I've been using consumer level 360 cameras for a while, including the Fly360 and the Samsung Gear 360, and while they produced adequate results, I'm always wary when it comes to one or two lens systems. After testing the Wunder360 S1, I can say I am pleased with the results I received.





WHAT'S MISSING?

One of the big selling points for the Wunder360 S1 360 Camera is the ability to take the video, upload it, and then have a high density 3D cloud point model generated from the footage.  Unfortunately, at the time of this review, that portion of the service isn't yet available. The demo results I have seen are passable, but I wouldn't use this camera for scientific or high precision modeling, as you might be disappointed.  And while a large portion of our everyday lives have moved to the cloud, I've seen a number of concerns from potential users of this camera who don't want to upload data location to the cloud.  It doesn't really bother me, but I can see how some people might have privacy concerns.


BOTTOM LINE: STRONG POTENTIAL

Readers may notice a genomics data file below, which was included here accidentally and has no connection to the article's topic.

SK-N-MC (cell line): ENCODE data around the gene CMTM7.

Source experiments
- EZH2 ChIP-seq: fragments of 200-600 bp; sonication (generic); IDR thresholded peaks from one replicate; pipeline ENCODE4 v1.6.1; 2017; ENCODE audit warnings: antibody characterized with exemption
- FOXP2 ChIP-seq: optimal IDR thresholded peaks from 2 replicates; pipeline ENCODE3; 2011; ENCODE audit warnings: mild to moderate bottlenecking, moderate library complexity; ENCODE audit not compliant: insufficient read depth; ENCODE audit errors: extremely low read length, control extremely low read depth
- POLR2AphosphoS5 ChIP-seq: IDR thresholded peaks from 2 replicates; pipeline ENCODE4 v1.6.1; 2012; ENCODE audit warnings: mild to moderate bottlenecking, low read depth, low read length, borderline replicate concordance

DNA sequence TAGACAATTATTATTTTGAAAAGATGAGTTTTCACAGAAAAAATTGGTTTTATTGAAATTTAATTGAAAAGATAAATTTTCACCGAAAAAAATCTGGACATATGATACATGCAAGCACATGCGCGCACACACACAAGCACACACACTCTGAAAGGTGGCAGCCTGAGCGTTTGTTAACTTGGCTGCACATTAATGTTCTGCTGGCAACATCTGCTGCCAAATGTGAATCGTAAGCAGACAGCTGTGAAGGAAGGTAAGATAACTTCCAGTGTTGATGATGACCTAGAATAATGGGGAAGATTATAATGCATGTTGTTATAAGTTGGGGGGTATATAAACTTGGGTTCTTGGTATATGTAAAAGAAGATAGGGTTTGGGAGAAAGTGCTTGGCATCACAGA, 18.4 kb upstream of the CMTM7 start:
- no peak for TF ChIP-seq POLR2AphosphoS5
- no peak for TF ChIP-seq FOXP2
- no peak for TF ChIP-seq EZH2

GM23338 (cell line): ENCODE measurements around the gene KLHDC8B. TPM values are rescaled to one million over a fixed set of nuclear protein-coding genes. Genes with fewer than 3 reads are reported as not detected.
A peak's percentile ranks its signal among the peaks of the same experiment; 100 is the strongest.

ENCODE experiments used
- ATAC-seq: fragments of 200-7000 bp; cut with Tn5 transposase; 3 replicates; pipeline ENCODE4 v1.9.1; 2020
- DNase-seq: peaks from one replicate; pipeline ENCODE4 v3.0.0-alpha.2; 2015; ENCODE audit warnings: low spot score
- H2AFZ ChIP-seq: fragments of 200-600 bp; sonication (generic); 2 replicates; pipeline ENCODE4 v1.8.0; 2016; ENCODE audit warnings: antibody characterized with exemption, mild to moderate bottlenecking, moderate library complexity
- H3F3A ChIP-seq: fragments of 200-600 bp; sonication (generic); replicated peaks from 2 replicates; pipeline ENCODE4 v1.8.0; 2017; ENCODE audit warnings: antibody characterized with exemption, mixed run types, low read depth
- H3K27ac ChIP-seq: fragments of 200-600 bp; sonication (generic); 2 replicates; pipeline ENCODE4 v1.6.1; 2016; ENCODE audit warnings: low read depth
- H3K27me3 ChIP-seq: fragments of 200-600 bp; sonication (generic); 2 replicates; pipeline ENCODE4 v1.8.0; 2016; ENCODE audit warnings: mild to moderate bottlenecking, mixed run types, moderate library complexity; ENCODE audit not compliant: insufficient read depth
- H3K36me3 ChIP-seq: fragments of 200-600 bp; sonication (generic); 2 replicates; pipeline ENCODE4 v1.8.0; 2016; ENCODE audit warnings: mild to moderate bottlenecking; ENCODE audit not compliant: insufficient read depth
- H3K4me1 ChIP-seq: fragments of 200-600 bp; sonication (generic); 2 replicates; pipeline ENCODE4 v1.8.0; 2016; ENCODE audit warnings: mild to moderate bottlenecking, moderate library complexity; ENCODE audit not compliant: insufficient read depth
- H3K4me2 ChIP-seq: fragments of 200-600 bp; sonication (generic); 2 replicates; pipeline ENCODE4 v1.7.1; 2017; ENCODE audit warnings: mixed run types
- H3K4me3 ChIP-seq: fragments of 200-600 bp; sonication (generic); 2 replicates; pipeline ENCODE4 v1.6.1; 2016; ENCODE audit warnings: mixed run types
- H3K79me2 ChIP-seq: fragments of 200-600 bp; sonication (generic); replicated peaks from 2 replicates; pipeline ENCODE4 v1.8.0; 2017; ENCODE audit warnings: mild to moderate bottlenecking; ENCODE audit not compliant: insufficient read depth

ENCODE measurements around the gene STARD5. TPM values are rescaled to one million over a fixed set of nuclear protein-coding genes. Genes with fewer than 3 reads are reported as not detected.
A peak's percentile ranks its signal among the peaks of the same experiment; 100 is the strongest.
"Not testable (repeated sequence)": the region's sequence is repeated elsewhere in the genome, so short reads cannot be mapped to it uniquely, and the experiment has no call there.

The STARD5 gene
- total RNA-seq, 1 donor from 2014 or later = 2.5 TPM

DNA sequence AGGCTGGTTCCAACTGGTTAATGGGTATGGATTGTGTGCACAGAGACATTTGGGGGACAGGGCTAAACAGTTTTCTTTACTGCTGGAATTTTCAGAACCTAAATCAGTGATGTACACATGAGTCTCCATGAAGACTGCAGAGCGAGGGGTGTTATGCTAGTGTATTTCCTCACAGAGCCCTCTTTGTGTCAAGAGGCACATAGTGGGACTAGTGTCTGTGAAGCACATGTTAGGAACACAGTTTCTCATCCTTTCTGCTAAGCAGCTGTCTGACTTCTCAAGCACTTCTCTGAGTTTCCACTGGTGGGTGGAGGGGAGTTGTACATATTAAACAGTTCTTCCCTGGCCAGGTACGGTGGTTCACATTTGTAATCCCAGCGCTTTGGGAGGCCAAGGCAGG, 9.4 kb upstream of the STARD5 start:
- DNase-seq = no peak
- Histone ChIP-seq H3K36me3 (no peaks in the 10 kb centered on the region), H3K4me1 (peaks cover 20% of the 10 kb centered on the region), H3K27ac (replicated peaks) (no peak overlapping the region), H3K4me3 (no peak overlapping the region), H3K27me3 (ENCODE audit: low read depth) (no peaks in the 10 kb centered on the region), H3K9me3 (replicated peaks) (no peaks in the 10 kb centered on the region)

There are still seven days left of the Indiegogo campaign for the Wunder360 S1 camera, and after several weeks of playing around with the camera, I can say it has a lot of potential. It is easy to set and easy to operate. I enjoyed using this camera over my Samsung Gear 360 for ease of use, and the ability to get the video from the the Wunder360 S1 to my computer for further work, or even uploading it directly from the camera to YouTube is a snap.  While I wasn't able to test the scanning features, there is enough in this camera by itself to show it has strong potential to be a contender in the action VR camera environment.  If you want to kick in to the Indiegogo campaign, you can find out more here